Abstract 3068: Lesion Flow Coefficient: A Novel Diagnostic Index to Assess Coronary Occlusions Using Combined in vivo Measurements of Blood Flow, Pressure Gradient and Area Blockage
Introduction: To delineate epicardial coronary stenosis from microvascular impairment, an index that combines hemodynamic endpoints: pressure gradient (dp) and blood flow with geometric endpoint: percentage area of occlusion is lacking in clinical science. Our recently published lesion flow coefficient (LFC) is the first novel hyperemic index that combines hemodynamic and geometric parameters of coronary stenosis as a single diagnostic endpoint.
Hypothesis: We hypothesize that the LFC, assessed in vivo, shows a significant correlation with fractional flow reserve (FFR) and coronary flow reserve (CFR).
Methods: We used 6 pigs (41±3 kg) for our study. The area of LAD artery was measured with IVUS. Angioplasty balloons were inflated to create desired intraluminal area occlusions. FFR and CFR were measured distal to the balloon at peak hyperemia with 10 mg intracoronary papaverine. LFC was calculated as (percentage area stenosis)/((dp)/(0.5x1.05xV2)1/2), where V was hyperemic velocity adjacent to the balloon. V was calculated as measured peak velocity distal to the balloon divided by area stenosis. The density of blood was 1.05 g/cm3.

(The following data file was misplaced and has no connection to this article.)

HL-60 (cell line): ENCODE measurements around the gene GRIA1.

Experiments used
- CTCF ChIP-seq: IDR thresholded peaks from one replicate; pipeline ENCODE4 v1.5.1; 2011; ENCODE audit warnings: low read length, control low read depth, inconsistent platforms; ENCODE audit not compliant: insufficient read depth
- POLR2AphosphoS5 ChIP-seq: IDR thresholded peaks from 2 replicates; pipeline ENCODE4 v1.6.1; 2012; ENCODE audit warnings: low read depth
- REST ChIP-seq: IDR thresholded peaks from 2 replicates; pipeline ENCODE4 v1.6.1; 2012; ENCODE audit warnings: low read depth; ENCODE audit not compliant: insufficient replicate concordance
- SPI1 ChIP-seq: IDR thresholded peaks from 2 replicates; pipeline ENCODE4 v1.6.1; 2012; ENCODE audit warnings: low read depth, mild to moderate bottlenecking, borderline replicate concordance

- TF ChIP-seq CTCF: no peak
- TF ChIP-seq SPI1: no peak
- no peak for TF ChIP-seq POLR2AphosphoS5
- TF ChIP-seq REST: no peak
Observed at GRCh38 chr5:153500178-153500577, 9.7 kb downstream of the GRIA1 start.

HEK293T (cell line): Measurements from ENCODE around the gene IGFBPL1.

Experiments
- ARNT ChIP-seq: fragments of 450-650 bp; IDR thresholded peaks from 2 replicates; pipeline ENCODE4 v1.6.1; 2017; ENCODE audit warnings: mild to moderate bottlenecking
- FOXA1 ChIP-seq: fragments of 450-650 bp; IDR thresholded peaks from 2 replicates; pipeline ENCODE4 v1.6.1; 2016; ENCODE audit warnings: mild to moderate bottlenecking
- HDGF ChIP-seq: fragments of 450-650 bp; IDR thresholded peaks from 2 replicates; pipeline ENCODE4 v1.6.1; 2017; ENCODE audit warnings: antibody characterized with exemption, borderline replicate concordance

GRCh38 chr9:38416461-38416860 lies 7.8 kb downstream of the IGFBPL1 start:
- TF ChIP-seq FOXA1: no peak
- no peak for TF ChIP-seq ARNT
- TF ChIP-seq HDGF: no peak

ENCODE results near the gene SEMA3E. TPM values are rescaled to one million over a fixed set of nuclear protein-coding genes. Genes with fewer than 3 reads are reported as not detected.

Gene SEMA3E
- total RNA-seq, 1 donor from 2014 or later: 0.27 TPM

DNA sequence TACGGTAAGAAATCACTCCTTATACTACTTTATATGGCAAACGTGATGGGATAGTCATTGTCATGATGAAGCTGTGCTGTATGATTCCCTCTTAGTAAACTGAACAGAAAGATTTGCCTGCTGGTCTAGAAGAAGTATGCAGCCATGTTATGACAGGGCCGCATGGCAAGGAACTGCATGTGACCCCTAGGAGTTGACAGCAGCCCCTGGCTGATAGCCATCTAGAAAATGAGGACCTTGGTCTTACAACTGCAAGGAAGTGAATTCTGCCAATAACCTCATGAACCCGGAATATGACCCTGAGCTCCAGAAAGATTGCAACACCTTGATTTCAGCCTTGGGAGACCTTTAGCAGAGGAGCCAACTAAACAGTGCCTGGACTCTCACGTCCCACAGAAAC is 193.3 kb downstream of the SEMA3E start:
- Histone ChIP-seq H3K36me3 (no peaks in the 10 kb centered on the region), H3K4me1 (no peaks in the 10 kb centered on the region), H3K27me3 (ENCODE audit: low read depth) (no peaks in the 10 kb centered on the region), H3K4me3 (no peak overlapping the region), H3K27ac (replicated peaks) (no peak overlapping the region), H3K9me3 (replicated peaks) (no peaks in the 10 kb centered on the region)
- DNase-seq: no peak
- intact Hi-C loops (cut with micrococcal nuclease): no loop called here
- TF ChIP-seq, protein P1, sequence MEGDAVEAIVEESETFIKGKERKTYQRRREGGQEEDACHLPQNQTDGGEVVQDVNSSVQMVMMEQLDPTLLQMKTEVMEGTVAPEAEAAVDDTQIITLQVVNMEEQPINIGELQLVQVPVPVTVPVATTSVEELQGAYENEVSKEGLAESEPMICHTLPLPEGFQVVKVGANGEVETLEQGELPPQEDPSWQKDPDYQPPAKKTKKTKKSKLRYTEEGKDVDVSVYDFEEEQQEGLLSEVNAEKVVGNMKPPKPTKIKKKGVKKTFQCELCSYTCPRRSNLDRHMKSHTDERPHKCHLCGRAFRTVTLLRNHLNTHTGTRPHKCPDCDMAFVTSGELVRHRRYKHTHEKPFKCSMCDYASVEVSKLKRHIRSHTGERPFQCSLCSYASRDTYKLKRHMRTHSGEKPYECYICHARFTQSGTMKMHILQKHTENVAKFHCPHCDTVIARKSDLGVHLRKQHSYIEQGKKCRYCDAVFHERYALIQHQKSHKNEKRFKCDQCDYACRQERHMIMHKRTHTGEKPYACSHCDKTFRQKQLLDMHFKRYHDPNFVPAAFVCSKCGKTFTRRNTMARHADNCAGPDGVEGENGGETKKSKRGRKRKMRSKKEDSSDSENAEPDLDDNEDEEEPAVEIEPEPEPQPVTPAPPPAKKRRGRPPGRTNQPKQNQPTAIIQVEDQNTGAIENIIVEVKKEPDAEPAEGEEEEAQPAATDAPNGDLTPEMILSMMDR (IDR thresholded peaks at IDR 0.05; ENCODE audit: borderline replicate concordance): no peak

Results: Vessel diameter before balloon insertion was 3.37±0.25 mm. Mean CFR, FFR and LFC were 1.51±0.36, 0.63±0.09, and 0.13±0.05, respectively (p<0.001). p<0.05 was considered statistically significant. LFC correlated linearly and significantly with FFR (r<0.71, p<0.001) and CFR (r < 0.88, p<0.001). When LFC was correlated simultaneously with FFR and CFR, r improved to 0.90 (p<0.001).
Conclusion: In conclusion, LFC, assessed in vivo, correlated significantly with FFR and CFR under normal microvascular function.